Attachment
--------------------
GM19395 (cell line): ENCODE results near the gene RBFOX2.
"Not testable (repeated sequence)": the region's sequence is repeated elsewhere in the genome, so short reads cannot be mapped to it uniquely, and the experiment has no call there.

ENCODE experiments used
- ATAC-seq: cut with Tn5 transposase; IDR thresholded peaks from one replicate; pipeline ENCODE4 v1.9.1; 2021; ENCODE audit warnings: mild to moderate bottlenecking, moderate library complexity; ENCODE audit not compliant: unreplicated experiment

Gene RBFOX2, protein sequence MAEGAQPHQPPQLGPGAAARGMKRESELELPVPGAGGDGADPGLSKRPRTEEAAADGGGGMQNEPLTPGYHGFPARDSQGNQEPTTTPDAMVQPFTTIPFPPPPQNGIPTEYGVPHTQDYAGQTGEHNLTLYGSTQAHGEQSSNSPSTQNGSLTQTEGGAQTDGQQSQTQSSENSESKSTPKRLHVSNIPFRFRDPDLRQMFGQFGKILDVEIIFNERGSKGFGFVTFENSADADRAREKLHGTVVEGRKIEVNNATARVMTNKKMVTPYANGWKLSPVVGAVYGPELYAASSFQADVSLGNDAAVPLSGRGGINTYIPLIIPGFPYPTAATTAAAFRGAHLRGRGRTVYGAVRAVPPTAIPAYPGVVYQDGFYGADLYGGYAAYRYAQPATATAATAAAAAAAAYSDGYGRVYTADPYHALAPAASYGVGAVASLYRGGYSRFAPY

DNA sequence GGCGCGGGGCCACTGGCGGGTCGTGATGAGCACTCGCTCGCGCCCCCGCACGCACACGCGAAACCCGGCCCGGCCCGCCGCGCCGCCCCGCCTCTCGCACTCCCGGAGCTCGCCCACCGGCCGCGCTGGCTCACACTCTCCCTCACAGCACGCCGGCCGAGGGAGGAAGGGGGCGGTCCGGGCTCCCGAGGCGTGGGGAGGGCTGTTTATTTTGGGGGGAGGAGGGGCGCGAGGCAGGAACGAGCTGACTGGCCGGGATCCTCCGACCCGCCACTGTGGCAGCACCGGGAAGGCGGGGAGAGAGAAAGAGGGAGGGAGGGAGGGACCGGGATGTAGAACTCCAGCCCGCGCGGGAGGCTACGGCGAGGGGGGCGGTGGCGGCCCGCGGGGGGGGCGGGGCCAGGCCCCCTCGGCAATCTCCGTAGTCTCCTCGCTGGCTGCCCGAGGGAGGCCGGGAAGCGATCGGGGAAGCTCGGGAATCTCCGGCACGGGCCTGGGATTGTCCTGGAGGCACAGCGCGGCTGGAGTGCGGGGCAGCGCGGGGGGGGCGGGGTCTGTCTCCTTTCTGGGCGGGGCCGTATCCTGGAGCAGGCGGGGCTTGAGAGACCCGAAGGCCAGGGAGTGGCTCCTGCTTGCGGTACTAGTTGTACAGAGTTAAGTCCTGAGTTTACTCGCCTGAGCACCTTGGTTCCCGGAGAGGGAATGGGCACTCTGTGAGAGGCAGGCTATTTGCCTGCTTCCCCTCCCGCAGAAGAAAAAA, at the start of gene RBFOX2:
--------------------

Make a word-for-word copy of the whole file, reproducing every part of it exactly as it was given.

GM19395 (cell line): ENCODE results near the gene RBFOX2.
"Not testable (repeated sequence)": the region's sequence is repeated elsewhere in the genome, so short reads cannot be mapped to it uniquely, and the experiment has no call there.

ENCODE experiments used
- ATAC-seq: cut with Tn5 transposase; IDR thresholded peaks from one replicate; pipeline ENCODE4 v1.9.1; 2021; ENCODE audit warnings: mild to moderate bottlenecking, moderate library complexity; ENCODE audit not compliant: unreplicated experiment

Gene RBFOX2, protein sequence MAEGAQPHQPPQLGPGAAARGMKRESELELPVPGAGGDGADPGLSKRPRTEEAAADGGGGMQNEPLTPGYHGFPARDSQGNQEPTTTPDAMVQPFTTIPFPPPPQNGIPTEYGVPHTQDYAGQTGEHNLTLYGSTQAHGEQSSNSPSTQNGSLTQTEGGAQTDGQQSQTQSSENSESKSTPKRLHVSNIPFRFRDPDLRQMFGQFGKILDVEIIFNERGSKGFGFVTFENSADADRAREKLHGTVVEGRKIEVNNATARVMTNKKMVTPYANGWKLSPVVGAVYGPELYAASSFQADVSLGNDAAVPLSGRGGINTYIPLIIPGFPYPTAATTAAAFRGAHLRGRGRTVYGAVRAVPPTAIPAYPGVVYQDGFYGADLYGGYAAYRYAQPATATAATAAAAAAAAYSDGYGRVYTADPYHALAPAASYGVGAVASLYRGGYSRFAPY

DNA sequence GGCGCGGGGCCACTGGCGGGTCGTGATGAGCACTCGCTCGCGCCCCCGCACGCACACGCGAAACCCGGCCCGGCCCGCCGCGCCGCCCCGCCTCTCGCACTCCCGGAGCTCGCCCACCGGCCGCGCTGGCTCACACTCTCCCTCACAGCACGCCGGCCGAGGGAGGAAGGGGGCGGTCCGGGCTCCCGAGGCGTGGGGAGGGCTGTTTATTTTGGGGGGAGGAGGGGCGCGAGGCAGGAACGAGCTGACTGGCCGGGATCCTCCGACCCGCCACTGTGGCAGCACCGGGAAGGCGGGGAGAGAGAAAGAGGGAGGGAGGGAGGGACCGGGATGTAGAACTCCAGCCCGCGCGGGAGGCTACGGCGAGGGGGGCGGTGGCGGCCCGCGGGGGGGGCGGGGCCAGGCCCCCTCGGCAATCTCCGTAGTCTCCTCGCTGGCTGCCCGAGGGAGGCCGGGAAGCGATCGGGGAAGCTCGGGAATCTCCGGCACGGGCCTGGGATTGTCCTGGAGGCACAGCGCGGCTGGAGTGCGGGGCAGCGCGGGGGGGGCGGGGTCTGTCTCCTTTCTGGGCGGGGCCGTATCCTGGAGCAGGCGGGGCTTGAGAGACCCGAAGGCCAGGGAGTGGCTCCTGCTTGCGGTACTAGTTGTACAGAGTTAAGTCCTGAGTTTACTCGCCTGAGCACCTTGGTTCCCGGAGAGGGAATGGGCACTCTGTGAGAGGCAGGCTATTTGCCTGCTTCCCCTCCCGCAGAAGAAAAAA, at the start of gene RBFOX2: